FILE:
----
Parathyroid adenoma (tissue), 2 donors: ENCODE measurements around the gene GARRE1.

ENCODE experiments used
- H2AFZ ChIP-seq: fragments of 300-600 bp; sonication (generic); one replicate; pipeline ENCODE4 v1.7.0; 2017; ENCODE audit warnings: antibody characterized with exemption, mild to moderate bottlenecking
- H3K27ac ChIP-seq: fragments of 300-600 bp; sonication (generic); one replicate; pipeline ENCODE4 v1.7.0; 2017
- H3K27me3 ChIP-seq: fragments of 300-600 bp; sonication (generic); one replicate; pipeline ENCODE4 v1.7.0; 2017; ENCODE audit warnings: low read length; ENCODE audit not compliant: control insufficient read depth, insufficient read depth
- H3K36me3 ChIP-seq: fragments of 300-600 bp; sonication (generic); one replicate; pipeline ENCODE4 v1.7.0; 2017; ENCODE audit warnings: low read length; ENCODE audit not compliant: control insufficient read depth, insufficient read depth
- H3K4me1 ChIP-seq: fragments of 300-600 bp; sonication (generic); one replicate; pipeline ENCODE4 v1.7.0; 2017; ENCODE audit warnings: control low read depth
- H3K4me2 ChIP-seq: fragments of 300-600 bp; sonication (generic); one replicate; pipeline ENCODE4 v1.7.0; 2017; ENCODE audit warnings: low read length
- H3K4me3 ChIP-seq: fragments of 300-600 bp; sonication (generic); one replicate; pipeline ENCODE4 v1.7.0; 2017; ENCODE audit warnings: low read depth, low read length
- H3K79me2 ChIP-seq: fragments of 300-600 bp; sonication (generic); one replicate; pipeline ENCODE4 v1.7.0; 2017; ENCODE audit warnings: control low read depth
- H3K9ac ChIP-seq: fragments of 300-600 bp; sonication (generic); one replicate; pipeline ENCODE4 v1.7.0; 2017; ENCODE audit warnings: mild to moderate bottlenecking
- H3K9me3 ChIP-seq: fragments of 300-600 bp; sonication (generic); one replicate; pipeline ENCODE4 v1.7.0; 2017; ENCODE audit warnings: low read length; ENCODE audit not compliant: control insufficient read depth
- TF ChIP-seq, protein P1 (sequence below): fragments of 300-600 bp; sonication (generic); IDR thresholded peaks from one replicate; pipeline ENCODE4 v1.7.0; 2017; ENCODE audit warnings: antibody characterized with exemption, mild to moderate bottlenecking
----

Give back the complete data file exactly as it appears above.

Parathyroid adenoma (tissue), 2 donors: ENCODE measurements around the gene GARRE1.

ENCODE experiments used
- H2AFZ ChIP-seq: fragments of 300-600 bp; sonication (generic); one replicate; pipeline ENCODE4 v1.7.0; 2017; ENCODE audit warnings: antibody characterized with exemption, mild to moderate bottlenecking
- H3K27ac ChIP-seq: fragments of 300-600 bp; sonication (generic); one replicate; pipeline ENCODE4 v1.7.0; 2017
- H3K27me3 ChIP-seq: fragments of 300-600 bp; sonication (generic); one replicate; pipeline ENCODE4 v1.7.0; 2017; ENCODE audit warnings: low read length; ENCODE audit not compliant: control insufficient read depth, insufficient read depth
- H3K36me3 ChIP-seq: fragments of 300-600 bp; sonication (generic); one replicate; pipeline ENCODE4 v1.7.0; 2017; ENCODE audit warnings: low read length; ENCODE audit not compliant: control insufficient read depth, insufficient read depth
- H3K4me1 ChIP-seq: fragments of 300-600 bp; sonication (generic); one replicate; pipeline ENCODE4 v1.7.0; 2017; ENCODE audit warnings: control low read depth
- H3K4me2 ChIP-seq: fragments of 300-600 bp; sonication (generic); one replicate; pipeline ENCODE4 v1.7.0; 2017; ENCODE audit warnings: low read length
- H3K4me3 ChIP-seq: fragments of 300-600 bp; sonication (generic); one replicate; pipeline ENCODE4 v1.7.0; 2017; ENCODE audit warnings: low read depth, low read length
- H3K79me2 ChIP-seq: fragments of 300-600 bp; sonication (generic); one replicate; pipeline ENCODE4 v1.7.0; 2017; ENCODE audit warnings: control low read depth
- H3K9ac ChIP-seq: fragments of 300-600 bp; sonication (generic); one replicate; pipeline ENCODE4 v1.7.0; 2017; ENCODE audit warnings: mild to moderate bottlenecking
- H3K9me3 ChIP-seq: fragments of 300-600 bp; sonication (generic); one replicate; pipeline ENCODE4 v1.7.0; 2017; ENCODE audit warnings: low read length; ENCODE audit not compliant: control insufficient read depth
- TF ChIP-seq, protein P1 (sequence below): fragments of 300-600 bp; sonication (generic); IDR thresholded peaks from one replicate; pipeline ENCODE4 v1.7.0; 2017; ENCODE audit warnings: antibody characterized with exemption, mild to moderate bottlenecking